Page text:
Mar 26, 2014
Today was the most stressful day we have had since we arrived in France some three weeks ago. Apparently there is a list of things that are considered the most stressful and the top three are considered to be public speaking, the death of a family member and moving house. Well, I've got news for those who developed this list. As far as I can tell, for women at least, there is something that tops the list in spades. It occurs when women try to get their hair cut, coloured and styled in a foreign language and a foreign city. Believe me this is a terrible experience and no husband in his right mind will ever be present when this takes place. The worst time in this process is when everything is complete, since only then does the disaster become fully apparent and there is no acceptable answer to the question 'What do you think of my hair?' You are on a hiding to nothing no matter what you respond.
The day started badly with World War III about to break out when we arrived at the address of the hairdresser only to find that it was seemingly in a private house. Unfortunately we were at the wrong Avenue du Parc and the one we needed was some fifteen kilometers on the other side of Toulouse in Blagnac, near the airport. The reason we had to find this particular hairdresser is because according to our web search, they are the only one in the whole of France that appeared to use Goldwell hair products which were required to match the colour formula that we had carefully brought from Melbourne. It then turned out that they only used certain Goldwell hair products, none of which were the ones we needed. It also turns out that Goldwell hair products, which are common (or should I say popular) in Australia are available in America, United Kingdom and other parts of Europe (and may even be in Africa and Asia) but they are not available in France. The anxiety began immediately but nevertheless we were reassured that the same thing could be achieved with a far superior product from Wella. So we made an appointment for later in the day and went for lunch whilst they were closed between midday and 2.00 pm.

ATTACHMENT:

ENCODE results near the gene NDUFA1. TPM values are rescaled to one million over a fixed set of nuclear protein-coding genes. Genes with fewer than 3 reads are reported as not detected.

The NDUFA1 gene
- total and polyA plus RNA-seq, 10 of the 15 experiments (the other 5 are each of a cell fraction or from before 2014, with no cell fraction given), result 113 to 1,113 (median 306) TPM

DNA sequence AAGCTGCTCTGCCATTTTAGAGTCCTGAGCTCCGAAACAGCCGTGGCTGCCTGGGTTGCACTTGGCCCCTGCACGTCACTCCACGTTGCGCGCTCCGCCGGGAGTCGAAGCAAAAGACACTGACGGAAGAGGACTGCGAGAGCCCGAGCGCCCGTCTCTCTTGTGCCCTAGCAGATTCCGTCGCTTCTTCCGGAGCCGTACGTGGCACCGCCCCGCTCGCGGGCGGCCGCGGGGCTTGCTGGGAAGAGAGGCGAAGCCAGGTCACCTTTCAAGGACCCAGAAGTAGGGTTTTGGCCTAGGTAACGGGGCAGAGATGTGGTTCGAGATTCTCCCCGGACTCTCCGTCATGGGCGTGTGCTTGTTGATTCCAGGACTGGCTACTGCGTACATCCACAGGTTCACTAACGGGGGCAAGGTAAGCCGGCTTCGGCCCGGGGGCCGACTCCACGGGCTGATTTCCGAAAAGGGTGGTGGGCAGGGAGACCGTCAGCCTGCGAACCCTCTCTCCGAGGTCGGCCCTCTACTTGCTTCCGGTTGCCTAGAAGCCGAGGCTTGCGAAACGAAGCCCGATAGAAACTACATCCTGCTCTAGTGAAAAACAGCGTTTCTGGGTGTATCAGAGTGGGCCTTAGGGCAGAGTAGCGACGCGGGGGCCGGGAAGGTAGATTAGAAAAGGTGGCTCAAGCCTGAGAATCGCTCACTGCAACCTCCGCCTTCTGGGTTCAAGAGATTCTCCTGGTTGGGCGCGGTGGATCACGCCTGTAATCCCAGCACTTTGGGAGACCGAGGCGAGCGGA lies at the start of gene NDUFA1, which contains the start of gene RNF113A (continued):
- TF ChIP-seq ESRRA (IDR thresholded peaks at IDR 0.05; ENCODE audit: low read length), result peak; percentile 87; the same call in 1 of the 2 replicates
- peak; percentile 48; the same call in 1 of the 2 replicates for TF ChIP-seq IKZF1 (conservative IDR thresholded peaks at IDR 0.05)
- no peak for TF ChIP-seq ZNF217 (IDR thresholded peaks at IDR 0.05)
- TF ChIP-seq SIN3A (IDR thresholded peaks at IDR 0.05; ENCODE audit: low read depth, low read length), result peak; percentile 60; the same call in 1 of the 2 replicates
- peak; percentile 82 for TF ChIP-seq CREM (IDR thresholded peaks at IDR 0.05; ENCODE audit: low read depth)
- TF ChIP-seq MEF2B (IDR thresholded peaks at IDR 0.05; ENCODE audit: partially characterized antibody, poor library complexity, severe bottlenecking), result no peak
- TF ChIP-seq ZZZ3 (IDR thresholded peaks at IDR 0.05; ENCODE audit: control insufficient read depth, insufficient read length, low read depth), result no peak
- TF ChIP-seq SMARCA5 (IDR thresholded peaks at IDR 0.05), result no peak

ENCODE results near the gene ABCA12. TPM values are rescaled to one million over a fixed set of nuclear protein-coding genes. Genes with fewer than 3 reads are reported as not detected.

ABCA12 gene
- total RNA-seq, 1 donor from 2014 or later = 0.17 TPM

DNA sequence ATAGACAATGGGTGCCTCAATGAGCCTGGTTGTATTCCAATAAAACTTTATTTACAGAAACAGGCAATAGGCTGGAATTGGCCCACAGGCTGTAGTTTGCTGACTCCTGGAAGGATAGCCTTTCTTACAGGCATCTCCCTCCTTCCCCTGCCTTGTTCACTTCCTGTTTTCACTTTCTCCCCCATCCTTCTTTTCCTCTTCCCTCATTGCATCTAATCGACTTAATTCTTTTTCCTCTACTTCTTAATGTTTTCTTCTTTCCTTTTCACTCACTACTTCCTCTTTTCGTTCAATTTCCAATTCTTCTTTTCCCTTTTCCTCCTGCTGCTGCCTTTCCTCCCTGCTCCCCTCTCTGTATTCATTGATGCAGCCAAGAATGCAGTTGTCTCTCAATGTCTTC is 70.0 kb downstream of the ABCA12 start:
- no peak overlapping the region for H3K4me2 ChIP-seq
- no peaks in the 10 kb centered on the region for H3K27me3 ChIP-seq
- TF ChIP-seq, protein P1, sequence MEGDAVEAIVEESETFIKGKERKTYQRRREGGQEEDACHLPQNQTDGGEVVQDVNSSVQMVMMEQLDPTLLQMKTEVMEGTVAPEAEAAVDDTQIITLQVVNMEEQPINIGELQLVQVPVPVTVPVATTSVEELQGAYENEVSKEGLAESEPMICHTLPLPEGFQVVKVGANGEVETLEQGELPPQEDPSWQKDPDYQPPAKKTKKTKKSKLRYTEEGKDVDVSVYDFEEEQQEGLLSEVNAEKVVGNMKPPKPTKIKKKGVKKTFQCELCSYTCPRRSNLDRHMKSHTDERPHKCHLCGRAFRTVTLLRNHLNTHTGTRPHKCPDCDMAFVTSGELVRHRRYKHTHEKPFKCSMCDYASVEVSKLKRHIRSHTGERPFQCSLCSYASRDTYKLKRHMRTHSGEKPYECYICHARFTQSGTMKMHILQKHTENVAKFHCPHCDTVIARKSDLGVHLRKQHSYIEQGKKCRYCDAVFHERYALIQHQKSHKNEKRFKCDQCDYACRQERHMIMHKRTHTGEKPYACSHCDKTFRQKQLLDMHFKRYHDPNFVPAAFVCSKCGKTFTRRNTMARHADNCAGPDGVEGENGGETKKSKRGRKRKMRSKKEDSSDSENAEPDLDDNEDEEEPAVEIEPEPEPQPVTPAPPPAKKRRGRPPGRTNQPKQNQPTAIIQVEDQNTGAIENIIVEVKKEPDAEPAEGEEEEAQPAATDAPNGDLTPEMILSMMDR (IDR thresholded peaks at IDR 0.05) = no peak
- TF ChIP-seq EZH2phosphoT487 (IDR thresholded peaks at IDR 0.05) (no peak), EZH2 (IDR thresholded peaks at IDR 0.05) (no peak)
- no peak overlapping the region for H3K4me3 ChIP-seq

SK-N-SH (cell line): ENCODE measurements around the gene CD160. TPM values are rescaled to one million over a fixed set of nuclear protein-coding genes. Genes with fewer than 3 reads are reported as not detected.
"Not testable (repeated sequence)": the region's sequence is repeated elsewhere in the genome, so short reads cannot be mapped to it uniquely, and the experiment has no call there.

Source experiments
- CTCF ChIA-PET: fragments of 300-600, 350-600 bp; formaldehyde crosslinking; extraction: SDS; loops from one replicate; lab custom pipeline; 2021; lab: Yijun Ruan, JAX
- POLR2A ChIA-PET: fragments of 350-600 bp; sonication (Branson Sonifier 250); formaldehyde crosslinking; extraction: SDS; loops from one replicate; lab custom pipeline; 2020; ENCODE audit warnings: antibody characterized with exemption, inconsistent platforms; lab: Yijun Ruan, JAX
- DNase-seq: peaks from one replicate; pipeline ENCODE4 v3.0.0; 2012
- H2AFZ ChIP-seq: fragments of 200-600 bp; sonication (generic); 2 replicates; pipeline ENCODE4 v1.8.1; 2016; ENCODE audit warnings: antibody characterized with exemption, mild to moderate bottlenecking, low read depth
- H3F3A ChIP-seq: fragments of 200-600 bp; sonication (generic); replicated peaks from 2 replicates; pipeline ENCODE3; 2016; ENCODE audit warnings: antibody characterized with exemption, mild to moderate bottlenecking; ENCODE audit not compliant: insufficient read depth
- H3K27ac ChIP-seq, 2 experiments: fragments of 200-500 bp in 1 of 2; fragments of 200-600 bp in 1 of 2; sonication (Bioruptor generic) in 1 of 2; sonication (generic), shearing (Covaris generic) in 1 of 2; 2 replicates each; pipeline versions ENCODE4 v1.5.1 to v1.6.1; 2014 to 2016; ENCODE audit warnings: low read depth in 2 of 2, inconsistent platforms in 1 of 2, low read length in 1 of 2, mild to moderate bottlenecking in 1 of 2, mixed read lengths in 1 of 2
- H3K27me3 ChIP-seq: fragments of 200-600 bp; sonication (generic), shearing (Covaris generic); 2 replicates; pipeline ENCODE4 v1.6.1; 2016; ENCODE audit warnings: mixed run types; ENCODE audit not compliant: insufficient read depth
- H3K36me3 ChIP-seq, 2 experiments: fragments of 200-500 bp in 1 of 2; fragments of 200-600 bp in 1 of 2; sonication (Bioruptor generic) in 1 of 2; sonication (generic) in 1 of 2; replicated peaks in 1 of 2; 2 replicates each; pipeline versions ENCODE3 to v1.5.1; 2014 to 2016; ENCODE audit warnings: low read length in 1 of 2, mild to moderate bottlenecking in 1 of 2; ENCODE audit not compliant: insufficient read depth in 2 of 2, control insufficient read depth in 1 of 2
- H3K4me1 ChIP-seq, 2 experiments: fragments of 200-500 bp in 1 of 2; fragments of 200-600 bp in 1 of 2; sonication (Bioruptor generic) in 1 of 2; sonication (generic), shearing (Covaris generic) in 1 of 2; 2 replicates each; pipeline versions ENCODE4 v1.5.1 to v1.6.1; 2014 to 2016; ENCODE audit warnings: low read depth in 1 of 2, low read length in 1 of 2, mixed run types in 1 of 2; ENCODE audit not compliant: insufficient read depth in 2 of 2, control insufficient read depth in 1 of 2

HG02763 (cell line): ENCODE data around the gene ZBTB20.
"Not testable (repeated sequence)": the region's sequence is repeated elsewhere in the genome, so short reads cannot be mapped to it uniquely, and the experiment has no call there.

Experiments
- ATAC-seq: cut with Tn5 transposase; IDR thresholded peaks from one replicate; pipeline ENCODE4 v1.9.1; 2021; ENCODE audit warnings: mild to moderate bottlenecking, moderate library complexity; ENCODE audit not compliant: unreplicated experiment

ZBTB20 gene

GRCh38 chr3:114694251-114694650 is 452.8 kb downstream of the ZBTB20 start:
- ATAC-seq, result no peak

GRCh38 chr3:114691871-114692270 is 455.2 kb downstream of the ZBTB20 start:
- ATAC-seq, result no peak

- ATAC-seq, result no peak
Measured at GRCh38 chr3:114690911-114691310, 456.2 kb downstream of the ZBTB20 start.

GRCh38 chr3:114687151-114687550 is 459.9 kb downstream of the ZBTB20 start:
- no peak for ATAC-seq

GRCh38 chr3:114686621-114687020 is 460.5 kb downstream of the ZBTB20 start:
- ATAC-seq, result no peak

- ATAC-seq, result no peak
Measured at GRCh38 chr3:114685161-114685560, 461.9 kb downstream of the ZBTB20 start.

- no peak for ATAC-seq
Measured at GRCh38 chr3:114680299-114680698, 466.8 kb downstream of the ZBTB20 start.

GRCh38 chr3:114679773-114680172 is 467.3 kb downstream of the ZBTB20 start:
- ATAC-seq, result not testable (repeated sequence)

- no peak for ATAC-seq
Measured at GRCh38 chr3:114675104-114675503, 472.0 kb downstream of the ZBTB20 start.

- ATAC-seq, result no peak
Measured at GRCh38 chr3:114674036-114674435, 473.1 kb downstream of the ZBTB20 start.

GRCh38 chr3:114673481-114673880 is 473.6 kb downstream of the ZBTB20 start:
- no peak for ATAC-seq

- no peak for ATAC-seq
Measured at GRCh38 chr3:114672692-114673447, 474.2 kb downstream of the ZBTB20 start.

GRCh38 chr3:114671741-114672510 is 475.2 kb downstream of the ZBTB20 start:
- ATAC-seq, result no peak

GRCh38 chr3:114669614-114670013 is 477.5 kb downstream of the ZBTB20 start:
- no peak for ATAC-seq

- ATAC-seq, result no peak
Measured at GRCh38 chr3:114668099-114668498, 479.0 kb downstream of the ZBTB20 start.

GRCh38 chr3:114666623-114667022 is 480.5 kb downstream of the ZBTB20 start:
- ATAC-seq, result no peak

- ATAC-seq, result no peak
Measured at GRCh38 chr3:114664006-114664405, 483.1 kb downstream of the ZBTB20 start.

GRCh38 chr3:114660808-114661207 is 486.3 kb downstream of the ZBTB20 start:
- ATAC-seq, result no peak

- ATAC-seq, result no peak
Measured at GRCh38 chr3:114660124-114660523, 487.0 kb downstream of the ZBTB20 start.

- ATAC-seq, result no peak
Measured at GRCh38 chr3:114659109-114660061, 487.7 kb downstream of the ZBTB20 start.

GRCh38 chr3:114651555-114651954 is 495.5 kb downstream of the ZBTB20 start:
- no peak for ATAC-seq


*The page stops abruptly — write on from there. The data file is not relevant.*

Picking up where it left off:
We had lunch at the Blagnac Commercial Centre, probably four times the size of Doncaster Shopping Town. The second reason for coming to Toulouse was to purchase a black jacket because, in spite of packing enough clothes for four months in France, there didn't seem to be the precise clothing options that would be necessary to wear at a dinner in Oxford. Fortunately we had to get back to the hairdresser so the time available for any purchase was limited. After a few false moves we came across a place which looked to have something suitable and the highlight of the day was the purchase of a black jacket and white shirt.
The hair appointment proceeded and I think I have described the nature of this process already and I don't need to go into the precise details of what took place. From my point of view, however, the result was highly successful and I thought Jenny looked terrific.
We drove into the centre of Toulouse, had an aperitif in the Capitol square and attempted to drive home. We drove in circles for about an hour, constantly visiting the center of town and various freeways before we finally managed to find our way out of Toulouse to Mazamet. I think it was on the third occasion that we drove past the statue of Jean d'Arc that World War III finally broke out. We then drove to Mazamet in silence for the end of a most stressful day.
One day we will return to Toulouse to see some of its treasures!